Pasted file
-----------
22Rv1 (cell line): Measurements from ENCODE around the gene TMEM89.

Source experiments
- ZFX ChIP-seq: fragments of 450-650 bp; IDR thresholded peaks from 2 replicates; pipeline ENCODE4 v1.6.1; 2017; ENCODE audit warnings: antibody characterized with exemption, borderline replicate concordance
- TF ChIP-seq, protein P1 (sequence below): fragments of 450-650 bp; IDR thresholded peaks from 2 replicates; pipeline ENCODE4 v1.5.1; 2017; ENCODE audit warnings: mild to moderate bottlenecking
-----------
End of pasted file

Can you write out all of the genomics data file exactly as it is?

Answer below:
22Rv1 (cell line): Measurements from ENCODE around the gene TMEM89.

Source experiments
- ZFX ChIP-seq: fragments of 450-650 bp; IDR thresholded peaks from 2 replicates; pipeline ENCODE4 v1.6.1; 2017; ENCODE audit warnings: antibody characterized with exemption, borderline replicate concordance
- TF ChIP-seq, protein P1 (sequence below): fragments of 450-650 bp; IDR thresholded peaks from 2 replicates; pipeline ENCODE4 v1.5.1; 2017; ENCODE audit warnings: mild to moderate bottlenecking